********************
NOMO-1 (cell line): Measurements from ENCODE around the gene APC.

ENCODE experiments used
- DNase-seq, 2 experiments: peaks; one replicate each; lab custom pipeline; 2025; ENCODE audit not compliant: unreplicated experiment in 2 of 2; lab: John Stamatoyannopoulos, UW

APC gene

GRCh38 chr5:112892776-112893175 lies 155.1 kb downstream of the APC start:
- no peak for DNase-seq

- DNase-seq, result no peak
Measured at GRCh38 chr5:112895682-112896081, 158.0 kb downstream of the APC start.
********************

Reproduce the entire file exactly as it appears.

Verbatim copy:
NOMO-1 (cell line): Measurements from ENCODE around the gene APC.

ENCODE experiments used
- DNase-seq, 2 experiments: peaks; one replicate each; lab custom pipeline; 2025; ENCODE audit not compliant: unreplicated experiment in 2 of 2; lab: John Stamatoyannopoulos, UW

APC gene

GRCh38 chr5:112892776-112893175 lies 155.1 kb downstream of the APC start:
- no peak for DNase-seq

- DNase-seq, result no peak
Measured at GRCh38 chr5:112895682-112896081, 158.0 kb downstream of the APC start.